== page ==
Angela Merkel and David Cameron didn’t get off to the greatest of starts: one of his earliest decisions as party leader was to pull Conservative MEPs out of Merkel’s party’s group in the European parliament. But their relationship seems to have improved markedly since he became prime minister, so much so that the German chancellor’s trip to the UK is being treated, especially by those Conservatives who hope the EU can be reformed rather than abandoned, as the visit of an ally and not an enemy.
Wishful thinking, warn some of Cameron’s more candid friends, as well as his dedicated band of Europhobe detractors. Merkel may be the most powerful person in Europe, but that doesn’t mean she can perform miracles. She also leads a country that, like any other, will ultimately act in what it perceives to be its national interests. For most Germans, this means preserving a political economic union that has helped deliver peace, prosperity and democracy. Besides, Cameron mustn’t forget that she governs alongside the centre-left SPD, and they make our own Labour party look like a bunch of wild-eyed sceptics.
Put bluntly, then, the argument is that while Merkel may well agree with a lot of what Cameron would like to do to the EU, she is constrained by country and coalition: she would if she could, but she can’t. What all this forgets, however, is that there is another equally important reason why Germany’s chancellor won’t ride to the rescue of Britain’s PM: ideology.
It is all too easy to think that just because Merkel and Cameron head up centre-right parties, those parties think pretty much alike. But if that were the case, then why, for instance, did so many Tory MEPs feel so uncomfortable in the Merkel-allied European People’s party-European Democrats grouping? It wasn’t just about differences on EU integration; it was because they were Conservatives in an alliance dominated by Christian Democrats. Cameron’s Conservatism and Merkel’s Christian Democracy represent related but in the end fundamentally different world views.
For the contemporary Conservative everything begins with the individual, whereas for the Christian Democrat, people are profoundly embedded in the collective – most obviously in associations and interest groups including (whisper it softly) trade unions. The job of the state, for Christian Democrats, is actively to bring together, reconcile, regulate and harmonise the needs and demands of the so-called “social partners” in more or less corporatist fashion. Not for them the stripped-down, hollowed-out affair which is the aim of all-too-many contemporary Conservatives. Nor for them the excessive centralisation which, for example, prevents local government raising and spending most of its own money, or sees schools run direct from Whitehall. Or, indeed, the social exclusion that comes with poverty wages, lack of youth training, and a welfare system run on the cheap by the state for the supposedly deserving poor rather than by stakeholders for everyone.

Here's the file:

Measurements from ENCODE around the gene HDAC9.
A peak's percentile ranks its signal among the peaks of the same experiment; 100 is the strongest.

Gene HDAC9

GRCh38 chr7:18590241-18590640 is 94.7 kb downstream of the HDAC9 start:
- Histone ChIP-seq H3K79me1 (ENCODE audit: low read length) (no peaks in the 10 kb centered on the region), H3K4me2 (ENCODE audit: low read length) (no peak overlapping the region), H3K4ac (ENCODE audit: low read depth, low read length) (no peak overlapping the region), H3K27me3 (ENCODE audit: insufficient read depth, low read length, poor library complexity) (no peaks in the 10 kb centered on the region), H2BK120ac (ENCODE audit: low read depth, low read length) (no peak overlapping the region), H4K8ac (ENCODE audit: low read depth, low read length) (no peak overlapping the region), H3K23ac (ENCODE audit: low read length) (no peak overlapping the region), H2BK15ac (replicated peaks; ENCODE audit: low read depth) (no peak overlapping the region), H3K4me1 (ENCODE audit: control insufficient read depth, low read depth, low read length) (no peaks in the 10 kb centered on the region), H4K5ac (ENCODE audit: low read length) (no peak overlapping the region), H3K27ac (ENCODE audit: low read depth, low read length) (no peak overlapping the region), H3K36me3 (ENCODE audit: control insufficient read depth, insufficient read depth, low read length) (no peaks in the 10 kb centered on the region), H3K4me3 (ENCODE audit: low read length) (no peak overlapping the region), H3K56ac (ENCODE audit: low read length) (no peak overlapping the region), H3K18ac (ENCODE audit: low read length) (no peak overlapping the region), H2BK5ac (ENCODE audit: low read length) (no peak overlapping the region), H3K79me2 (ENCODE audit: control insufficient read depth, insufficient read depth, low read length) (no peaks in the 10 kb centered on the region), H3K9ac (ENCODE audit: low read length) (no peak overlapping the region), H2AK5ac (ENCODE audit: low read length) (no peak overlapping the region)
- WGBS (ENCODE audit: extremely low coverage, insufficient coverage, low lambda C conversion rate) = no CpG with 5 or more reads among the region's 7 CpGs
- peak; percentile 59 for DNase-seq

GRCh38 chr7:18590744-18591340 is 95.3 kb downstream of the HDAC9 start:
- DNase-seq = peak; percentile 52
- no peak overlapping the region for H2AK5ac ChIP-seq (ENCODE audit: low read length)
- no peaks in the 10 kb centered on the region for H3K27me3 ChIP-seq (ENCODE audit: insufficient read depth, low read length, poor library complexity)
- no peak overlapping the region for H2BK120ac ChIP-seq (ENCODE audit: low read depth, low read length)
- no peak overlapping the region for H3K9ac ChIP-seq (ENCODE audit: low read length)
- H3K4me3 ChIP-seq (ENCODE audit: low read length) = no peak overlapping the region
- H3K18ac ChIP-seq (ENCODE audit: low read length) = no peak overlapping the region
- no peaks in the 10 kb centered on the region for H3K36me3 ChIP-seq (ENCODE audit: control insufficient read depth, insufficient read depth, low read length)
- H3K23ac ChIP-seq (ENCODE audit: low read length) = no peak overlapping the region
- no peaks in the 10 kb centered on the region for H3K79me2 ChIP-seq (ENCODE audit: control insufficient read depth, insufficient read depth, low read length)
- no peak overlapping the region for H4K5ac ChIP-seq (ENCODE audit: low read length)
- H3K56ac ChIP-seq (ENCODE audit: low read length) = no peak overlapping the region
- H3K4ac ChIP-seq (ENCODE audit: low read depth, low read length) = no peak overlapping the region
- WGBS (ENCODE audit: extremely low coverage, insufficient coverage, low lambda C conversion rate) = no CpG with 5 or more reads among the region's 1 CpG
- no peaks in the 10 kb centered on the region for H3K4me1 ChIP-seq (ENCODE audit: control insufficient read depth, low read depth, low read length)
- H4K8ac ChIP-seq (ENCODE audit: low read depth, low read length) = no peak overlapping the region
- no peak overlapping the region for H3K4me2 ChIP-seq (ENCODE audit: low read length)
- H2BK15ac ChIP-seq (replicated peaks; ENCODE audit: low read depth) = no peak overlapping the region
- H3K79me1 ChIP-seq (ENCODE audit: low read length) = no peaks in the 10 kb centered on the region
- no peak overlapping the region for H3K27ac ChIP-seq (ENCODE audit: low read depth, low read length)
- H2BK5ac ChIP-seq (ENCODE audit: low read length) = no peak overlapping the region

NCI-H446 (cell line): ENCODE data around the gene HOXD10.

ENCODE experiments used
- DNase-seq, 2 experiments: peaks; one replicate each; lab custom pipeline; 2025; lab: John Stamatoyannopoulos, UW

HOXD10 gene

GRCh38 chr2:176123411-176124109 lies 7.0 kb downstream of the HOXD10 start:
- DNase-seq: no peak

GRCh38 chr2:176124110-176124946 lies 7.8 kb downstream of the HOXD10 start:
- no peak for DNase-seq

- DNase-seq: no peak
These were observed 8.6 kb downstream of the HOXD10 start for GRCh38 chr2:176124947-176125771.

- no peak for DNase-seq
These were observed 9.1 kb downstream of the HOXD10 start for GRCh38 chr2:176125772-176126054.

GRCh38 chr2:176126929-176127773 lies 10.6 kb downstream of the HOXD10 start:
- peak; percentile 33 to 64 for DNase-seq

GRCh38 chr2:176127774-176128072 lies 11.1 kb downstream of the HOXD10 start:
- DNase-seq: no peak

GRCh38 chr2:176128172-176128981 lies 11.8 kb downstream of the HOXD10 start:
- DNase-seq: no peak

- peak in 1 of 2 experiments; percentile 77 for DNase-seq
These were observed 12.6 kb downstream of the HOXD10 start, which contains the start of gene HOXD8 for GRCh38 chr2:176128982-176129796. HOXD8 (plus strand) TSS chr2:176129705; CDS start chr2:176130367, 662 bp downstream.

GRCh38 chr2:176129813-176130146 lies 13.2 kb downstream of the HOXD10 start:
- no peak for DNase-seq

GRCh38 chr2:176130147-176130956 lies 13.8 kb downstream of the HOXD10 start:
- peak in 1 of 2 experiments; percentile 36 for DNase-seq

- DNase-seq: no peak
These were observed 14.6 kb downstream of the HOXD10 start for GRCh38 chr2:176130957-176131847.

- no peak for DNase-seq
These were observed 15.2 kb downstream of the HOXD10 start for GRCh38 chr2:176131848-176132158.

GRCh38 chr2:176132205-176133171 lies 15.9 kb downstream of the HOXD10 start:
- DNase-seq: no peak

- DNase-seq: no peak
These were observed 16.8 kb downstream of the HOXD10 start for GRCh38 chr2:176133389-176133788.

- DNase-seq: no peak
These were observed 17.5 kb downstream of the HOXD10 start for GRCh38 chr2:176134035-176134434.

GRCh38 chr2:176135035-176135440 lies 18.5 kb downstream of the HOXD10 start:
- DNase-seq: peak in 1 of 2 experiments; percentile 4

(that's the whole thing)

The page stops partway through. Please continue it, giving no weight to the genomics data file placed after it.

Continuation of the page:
Christian Democracy – the clue is in the name, as well as in the insistence of those who profess it, that they are a centre rather than a rightwing party. Yes, they embrace private property and the market. But with affluence comes responsibility: the market is still the social market, and there is more to life than materialism.
And there is also a limit to the demonisation of outsiders. Of course immigration should be controlled – and successive Christian Democratic governments can hardly be held up as shining examples when it comes to the treatment of Germany’s Turkish (and therefore predominantly Muslim) population. But there remains at the heart of their worldview the desire “to turn strangers into friends”, to treat those fleeing poverty and oppression with Christian charity and compassion. Likewise, Christian Democracy is an inherently transnational rather than nationalist creed. For its adherents the EU is not simply a marriage of convenience but a statement of faith – the embodiment of the ideal, harmonious, federal polity writ large.
One can of course argue that there has been a degree of convergence in recent years. Some of the talk from Conservatives about the “big society” sounded pretty Christian Democratic. And for their part, Christian Democrats have moved towards a more liberal conception of the market and been obliged to come to terms with aspects of the secular, permissive society that many – though clearly not all – Conservatives were much quicker to embrace.
But there are limits, and they will only become more and more obvious as Cameron embarks on his mission to change Europe or else leave it. He and Merkel may not be chalk and cheese, but they’ll never be birds of a feather.